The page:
Conduct and track audits and inspections: You can't fix what you don't know about. That's why regularly conducting workplace audits and inspections is important for EHS compliance. Identifying potential risks and fixing them before they have the chance to result in an accident or injury is the best way to be proactive with safety. The difference between a poor or average safety record and an excellent one often comes down to proactivity. The top performers are not waiting for accidents to happen; they are taking steps to prevent them. Also, ensure that you track all audit findings because they can provide valuable information about EHS trends that you may not be aware of.
Track and investigate incidents and issues: Getting to the bottom of an accident or a near miss is one of the best ways to prevent reoccurrence. Digitally tracking incident findings can give you valuable insight and help you identify trends that may help you identify gaps in your safety program and where additional focus and training may be needed.
Implement and track corrective actions: Identifying issues isn't enough; someone needs to fix them. By creating action items and following them to completion, the organization can be sure things are fixed. This also gives you insight into your company's compliance because you can see what has been improved and is overdue, helping you focus your attention where it's needed most.
Train employees: Employees trained on how to identify and mitigate the hazards in their workplace are less likely to be injured. If no one has taught us, we are more likely to be blind to the dangers in our environments. Companies must adhere to mandatory training minimums, but adding additional training relevant to the environment is a good idea. Update training as regulations and conditions change, and refresh employees on training as needed.
Maintain records and document compliance obligations: If you didn't document it, it didn't happen. For example, if you performed a class on bloodborne pathogens, but did not have a roster and collect signatures, how can a regulator be sure the course occurred? They will not take your word for it; they want proof—document everything.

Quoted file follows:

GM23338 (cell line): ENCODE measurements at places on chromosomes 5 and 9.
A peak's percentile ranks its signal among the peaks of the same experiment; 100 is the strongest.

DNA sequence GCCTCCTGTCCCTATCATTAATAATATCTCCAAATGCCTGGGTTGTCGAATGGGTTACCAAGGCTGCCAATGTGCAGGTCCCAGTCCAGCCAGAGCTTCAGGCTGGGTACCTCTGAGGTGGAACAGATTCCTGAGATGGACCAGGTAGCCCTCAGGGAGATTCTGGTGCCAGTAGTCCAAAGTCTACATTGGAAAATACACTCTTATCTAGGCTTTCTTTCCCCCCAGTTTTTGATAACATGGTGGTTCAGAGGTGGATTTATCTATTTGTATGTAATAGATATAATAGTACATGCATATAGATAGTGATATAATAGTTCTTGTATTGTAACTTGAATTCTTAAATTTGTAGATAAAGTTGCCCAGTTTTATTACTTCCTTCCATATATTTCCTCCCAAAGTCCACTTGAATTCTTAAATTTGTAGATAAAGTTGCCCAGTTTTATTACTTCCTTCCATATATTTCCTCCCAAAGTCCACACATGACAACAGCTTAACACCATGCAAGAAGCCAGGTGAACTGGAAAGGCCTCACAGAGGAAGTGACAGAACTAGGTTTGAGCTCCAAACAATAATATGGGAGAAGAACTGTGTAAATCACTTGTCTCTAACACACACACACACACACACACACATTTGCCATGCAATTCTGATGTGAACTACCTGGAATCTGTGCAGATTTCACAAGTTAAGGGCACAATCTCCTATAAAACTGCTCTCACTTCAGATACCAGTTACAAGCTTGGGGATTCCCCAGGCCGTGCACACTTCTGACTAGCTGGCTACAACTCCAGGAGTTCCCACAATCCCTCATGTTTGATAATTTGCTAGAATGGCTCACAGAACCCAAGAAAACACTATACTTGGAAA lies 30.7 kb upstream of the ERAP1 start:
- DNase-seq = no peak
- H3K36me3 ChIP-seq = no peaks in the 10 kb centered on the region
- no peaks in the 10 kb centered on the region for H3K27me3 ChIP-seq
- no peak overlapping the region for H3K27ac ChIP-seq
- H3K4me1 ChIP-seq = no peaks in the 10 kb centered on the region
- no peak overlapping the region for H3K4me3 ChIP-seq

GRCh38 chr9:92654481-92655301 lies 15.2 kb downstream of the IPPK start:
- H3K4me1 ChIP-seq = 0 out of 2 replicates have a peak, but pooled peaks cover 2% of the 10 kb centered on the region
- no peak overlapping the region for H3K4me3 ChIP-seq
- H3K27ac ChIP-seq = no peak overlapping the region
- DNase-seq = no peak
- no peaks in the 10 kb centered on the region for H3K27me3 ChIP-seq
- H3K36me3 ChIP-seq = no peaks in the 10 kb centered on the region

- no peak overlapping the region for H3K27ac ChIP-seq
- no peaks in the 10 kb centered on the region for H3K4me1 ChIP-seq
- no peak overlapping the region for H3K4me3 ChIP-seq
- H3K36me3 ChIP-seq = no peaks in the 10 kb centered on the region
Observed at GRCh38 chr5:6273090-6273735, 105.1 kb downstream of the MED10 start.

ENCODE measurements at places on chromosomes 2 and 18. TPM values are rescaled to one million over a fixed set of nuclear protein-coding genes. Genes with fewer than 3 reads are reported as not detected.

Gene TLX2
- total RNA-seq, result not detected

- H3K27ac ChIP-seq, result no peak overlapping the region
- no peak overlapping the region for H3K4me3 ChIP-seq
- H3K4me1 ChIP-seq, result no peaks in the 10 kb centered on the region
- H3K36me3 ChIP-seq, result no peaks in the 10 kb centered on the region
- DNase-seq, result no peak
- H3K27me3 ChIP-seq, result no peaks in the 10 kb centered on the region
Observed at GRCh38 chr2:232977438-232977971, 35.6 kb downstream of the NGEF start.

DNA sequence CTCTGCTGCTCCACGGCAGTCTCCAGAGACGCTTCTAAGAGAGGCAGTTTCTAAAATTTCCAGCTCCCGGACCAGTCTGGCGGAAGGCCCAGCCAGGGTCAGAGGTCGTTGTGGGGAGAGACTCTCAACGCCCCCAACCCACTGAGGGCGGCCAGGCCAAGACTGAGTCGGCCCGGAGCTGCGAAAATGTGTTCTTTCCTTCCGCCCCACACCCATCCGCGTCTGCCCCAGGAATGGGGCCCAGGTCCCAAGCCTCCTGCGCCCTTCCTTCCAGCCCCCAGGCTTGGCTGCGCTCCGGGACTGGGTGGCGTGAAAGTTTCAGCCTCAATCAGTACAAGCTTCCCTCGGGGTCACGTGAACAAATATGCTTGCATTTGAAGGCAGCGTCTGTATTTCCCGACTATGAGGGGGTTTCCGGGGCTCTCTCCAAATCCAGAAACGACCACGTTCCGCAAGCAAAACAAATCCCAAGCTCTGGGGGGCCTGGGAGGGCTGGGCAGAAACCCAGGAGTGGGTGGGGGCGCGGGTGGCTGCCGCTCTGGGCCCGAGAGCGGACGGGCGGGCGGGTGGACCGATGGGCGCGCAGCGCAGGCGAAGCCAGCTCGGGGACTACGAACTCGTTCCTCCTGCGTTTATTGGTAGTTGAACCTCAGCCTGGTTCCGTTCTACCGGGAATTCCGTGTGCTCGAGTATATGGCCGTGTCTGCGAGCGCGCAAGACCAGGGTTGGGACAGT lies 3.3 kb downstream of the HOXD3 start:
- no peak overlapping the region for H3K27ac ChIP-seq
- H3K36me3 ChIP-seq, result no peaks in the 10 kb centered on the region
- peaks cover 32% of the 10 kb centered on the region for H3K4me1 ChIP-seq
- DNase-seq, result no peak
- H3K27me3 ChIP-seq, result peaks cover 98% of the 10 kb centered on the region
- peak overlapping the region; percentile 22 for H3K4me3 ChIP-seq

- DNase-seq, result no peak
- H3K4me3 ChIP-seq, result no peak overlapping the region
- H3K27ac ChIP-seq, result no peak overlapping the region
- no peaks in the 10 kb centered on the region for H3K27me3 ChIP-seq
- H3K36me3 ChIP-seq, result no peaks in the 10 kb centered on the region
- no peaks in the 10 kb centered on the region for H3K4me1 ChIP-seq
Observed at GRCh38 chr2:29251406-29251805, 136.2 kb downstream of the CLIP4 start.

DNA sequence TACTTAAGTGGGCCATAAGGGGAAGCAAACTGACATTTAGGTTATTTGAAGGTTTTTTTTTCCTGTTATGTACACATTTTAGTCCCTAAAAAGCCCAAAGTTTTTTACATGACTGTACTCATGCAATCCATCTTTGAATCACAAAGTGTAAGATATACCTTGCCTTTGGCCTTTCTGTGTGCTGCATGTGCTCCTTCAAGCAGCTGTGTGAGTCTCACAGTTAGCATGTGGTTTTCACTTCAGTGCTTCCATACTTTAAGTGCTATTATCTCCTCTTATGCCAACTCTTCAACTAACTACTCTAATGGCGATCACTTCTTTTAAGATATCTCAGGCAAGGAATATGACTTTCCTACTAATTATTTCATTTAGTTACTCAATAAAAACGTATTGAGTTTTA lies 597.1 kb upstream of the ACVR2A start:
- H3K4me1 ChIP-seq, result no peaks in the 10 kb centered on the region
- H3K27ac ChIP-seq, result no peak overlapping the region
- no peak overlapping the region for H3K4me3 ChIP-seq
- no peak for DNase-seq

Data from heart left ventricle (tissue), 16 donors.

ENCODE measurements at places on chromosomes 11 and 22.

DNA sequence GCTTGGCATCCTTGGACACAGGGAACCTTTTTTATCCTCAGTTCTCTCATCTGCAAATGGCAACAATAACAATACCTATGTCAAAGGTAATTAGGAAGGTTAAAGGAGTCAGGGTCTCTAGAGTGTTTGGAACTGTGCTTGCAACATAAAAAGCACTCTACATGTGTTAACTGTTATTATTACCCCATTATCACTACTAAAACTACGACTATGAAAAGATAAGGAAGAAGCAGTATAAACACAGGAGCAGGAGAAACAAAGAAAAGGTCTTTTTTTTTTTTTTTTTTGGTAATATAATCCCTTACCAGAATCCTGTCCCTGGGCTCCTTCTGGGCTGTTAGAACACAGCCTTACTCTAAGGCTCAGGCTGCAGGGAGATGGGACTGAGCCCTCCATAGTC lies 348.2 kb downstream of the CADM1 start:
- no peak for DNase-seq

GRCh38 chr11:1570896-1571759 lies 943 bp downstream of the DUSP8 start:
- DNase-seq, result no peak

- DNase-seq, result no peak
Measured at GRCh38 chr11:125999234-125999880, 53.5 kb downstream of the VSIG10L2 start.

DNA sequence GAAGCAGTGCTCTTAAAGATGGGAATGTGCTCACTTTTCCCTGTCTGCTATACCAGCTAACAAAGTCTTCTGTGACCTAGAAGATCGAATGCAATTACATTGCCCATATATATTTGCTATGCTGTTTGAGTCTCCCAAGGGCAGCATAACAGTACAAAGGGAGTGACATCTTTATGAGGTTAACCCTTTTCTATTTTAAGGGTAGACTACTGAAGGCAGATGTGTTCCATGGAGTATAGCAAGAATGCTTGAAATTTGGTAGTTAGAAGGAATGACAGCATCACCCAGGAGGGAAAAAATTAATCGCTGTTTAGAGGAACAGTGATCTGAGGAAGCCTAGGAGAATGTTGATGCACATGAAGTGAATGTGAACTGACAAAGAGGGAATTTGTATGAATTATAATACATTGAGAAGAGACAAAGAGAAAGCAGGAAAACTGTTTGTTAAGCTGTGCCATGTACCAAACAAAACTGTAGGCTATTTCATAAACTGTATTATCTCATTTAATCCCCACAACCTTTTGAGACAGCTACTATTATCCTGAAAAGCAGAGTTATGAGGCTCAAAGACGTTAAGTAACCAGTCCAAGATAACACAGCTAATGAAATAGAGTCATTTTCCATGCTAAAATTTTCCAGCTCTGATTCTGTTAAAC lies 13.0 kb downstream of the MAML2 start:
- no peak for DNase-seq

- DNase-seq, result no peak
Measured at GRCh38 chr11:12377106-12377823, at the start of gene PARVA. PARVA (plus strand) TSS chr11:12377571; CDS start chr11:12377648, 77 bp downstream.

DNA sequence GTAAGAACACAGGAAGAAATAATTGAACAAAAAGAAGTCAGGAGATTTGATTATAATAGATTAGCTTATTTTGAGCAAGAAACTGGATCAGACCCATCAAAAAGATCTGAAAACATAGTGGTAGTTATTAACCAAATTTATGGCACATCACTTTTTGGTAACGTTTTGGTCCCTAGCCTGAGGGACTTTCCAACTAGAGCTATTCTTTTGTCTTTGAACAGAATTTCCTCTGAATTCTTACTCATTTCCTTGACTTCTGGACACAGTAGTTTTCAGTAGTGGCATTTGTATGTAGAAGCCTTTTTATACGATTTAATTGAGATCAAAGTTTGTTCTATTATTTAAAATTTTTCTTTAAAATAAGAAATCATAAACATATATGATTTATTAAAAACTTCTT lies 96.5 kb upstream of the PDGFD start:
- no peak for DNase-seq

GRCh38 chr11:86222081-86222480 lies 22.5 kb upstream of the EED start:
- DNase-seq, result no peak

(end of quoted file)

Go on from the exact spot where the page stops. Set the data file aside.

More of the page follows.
Record EHS events and report to agencies: EHS incident reporting and recording requirements will depend on your organization, but let's use OSHA as an example. OSHA wants to know about serious, recordable, work-related injuries and illnesses and must be notified within 8 hours of any work-related fatality and within 24 hours for an inpatient hospitalization, amputation, or the loss of an eye. If your company has had a workplace accident and classified it as recordable, then the next step is to record the incident on OSHA Forms 301 and 300 log. Finally, Form 300A summarizes recordable injuries or illnesses that occurred during the year and must be submitted to OSHA by March 2nd.
Managing EHS compliance and all the documentation it entails can be a considerable undertaking. Thankfully, EHS software can make things more efficient by digitizing your processes and centralizing your EHS obligations, tasks, audits, and related information. Unfortunately, the efficiencies gained from software can quickly be offset if our teams are spending too much time just keeping the system up-to-date as regulations and your operational footprint change.
That’s where Dakota Software comes in. Our compliance management software products include a fully integrated regulatory database that is maintained by our team of inhouse experts. Not only can this database help your site leaders identify and outline their regulatory obligations, it can ensure that they are always aware of changes.
Watch our EHS compliance planning demo video for more information on how Dakota can help you achieve and maintain EHS regulatory compliance.